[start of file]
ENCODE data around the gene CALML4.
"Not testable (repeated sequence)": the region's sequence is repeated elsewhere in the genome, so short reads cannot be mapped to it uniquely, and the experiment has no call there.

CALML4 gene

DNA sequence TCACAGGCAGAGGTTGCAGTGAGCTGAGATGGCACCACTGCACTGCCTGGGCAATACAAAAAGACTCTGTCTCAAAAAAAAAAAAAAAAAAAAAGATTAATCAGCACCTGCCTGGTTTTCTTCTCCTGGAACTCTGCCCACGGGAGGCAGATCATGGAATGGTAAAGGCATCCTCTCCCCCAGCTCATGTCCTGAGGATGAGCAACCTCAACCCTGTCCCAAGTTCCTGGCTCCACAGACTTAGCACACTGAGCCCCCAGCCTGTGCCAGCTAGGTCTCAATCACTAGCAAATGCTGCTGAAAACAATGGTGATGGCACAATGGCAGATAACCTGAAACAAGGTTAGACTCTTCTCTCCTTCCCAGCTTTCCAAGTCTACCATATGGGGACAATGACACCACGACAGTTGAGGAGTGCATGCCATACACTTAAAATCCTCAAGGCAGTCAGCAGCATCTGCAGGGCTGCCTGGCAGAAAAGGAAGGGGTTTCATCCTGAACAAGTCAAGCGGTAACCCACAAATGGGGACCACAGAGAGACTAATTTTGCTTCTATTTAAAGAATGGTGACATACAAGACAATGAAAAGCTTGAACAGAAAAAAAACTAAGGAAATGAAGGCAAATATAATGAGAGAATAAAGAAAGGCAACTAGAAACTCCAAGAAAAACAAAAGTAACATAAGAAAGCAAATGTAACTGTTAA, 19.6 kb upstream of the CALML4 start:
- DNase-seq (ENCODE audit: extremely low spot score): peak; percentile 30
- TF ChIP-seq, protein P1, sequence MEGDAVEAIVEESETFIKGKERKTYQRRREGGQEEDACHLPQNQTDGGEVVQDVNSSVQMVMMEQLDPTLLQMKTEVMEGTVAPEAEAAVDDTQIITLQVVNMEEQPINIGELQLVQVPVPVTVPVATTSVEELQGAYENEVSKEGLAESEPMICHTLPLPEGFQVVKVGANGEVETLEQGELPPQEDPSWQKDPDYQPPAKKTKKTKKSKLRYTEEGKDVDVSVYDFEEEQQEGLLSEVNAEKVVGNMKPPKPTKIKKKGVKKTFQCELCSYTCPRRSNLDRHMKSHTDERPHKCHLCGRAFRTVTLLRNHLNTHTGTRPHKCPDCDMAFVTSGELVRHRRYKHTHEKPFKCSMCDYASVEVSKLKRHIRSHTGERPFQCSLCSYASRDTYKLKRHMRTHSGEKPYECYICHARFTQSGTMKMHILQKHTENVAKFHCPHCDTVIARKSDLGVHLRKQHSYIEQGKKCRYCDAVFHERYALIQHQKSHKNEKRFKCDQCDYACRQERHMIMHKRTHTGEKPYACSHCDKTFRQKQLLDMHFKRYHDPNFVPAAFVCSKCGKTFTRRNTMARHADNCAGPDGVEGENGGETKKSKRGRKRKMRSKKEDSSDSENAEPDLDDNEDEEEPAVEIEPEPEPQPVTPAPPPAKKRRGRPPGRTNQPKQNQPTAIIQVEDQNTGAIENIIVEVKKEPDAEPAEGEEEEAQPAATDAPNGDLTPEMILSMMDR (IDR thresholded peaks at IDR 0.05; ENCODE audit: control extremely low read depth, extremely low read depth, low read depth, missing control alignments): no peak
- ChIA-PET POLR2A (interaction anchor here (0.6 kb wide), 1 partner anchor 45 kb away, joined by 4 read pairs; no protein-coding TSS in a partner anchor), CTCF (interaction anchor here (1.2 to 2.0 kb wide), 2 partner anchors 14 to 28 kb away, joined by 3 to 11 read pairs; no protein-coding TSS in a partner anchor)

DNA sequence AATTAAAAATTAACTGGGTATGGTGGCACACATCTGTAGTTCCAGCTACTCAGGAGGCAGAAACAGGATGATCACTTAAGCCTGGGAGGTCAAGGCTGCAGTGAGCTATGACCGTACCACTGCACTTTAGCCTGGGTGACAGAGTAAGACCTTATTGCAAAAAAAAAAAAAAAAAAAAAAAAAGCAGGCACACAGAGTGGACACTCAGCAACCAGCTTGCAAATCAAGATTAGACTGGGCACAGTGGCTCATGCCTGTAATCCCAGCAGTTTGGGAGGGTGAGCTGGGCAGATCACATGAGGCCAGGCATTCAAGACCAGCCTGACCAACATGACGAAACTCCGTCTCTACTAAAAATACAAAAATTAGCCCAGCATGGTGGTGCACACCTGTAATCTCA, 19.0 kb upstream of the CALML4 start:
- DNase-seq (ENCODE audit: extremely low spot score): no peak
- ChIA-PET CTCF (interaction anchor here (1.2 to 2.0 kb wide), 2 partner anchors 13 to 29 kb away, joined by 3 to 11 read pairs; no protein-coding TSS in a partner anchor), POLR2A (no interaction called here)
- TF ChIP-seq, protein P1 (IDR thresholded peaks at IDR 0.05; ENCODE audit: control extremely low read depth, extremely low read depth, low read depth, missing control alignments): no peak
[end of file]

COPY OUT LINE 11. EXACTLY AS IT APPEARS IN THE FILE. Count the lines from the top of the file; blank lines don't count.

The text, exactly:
- TF ChIP-seq, protein P1 (IDR thresholded peaks at IDR 0.05; ENCODE audit: control extremely low read depth, extremely low read depth, low read depth, missing control alignments): no peak